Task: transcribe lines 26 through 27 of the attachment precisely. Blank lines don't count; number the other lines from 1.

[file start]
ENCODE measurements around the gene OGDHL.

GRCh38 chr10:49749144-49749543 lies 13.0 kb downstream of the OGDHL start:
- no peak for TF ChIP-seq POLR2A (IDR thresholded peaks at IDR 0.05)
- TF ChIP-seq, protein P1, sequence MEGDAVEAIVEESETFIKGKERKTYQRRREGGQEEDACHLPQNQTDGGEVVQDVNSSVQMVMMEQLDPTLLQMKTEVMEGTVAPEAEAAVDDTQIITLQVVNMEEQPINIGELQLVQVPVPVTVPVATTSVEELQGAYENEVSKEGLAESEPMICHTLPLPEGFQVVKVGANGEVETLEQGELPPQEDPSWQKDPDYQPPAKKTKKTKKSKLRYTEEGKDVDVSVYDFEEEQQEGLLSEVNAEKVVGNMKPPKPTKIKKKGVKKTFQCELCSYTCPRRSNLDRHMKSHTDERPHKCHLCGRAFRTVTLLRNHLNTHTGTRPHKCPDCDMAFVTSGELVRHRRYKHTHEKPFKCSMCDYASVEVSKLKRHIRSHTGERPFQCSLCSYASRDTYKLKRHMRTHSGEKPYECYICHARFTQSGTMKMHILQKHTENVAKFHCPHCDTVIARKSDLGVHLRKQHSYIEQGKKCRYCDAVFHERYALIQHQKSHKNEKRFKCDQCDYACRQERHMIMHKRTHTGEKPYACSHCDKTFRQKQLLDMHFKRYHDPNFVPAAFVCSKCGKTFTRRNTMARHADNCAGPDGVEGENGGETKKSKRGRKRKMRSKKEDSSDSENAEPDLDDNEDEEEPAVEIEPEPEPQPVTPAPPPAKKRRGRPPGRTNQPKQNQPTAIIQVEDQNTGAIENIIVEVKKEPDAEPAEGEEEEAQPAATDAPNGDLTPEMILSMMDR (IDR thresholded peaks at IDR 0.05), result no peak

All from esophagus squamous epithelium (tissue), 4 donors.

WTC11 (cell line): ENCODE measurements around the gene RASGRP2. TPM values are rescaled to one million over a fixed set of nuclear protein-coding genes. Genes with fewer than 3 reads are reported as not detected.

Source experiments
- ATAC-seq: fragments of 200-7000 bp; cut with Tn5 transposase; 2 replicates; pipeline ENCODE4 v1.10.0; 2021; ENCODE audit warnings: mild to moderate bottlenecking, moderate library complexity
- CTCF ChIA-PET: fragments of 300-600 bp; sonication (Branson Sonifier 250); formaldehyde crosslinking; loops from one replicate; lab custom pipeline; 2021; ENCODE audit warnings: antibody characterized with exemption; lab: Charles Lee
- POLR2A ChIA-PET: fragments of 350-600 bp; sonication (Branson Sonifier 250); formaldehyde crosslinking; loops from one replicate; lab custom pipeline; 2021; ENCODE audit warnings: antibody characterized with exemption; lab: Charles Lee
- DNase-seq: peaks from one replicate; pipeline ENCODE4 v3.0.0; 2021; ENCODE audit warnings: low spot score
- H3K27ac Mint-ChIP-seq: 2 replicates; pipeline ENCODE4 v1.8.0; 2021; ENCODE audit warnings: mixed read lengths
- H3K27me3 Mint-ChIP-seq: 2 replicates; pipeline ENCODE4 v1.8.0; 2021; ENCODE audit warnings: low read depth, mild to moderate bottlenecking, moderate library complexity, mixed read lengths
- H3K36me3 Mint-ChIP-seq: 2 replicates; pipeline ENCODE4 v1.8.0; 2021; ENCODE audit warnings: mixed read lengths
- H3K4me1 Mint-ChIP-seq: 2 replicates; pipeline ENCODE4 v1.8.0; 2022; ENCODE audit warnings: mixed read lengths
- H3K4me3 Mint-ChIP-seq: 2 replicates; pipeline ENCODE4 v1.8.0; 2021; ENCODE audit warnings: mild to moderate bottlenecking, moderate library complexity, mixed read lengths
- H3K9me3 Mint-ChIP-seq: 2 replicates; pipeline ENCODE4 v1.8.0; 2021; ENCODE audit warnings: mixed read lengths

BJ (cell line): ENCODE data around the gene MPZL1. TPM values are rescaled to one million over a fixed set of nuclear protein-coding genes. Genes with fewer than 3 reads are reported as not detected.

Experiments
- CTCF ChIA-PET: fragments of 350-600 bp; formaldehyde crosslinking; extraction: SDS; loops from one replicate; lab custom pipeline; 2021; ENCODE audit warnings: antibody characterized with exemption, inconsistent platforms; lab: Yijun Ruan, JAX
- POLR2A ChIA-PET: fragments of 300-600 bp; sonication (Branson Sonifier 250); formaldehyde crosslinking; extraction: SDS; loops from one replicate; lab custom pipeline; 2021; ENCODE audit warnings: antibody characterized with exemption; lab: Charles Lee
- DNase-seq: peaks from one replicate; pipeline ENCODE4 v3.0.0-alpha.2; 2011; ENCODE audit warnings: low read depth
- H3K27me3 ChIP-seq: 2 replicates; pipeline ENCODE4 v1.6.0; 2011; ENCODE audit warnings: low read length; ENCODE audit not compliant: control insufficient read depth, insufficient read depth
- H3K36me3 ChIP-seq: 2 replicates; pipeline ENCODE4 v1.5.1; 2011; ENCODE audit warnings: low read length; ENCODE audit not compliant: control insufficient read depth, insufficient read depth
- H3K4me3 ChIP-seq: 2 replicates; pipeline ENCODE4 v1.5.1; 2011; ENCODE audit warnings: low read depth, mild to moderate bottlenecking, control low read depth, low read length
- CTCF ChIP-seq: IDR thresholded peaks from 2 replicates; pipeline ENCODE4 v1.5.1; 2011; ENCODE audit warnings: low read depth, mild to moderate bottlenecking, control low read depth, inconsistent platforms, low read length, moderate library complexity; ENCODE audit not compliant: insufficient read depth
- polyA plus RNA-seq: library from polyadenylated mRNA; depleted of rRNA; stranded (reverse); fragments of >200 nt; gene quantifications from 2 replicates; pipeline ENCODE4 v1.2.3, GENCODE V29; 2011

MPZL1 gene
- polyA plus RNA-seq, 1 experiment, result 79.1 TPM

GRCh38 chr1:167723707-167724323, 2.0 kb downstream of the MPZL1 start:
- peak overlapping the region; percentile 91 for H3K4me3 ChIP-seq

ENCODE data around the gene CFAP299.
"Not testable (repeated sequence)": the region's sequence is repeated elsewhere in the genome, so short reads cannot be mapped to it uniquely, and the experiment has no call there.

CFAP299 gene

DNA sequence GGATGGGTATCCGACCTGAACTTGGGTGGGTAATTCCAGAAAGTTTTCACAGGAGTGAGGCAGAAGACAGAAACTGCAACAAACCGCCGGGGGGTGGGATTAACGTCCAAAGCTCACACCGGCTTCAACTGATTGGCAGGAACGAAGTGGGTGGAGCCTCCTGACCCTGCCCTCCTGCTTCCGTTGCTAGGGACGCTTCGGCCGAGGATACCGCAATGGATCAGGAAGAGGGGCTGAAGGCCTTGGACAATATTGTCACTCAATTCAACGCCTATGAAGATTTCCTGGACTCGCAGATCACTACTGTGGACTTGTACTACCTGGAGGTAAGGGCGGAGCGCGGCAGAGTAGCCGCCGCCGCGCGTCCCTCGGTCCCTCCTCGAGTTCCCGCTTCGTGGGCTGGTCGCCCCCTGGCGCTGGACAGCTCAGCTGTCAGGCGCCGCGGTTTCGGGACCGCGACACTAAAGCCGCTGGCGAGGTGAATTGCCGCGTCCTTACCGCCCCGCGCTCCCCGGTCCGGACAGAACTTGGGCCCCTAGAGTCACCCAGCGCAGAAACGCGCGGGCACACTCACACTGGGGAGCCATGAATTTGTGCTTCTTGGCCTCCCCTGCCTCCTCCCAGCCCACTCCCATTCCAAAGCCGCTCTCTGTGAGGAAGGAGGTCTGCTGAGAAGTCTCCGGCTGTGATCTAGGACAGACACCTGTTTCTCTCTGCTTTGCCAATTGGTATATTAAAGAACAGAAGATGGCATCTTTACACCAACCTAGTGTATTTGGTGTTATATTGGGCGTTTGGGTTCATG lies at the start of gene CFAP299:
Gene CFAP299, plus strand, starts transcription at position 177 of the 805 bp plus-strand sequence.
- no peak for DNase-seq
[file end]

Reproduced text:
- CTCF ChIP-seq: IDR thresholded peaks from 2 replicates; pipeline ENCODE4 v1.5.1; 2011; ENCODE audit warnings: low read depth, mild to moderate bottlenecking, control low read depth, inconsistent platforms, low read length, moderate library complexity; ENCODE audit not compliant: insufficient read depth
- polyA plus RNA-seq: library from polyadenylated mRNA; depleted of rRNA; stranded (reverse); fragments of >200 nt; gene quantifications from 2 replicates; pipeline ENCODE4 v1.2.3, GENCODE V29; 2011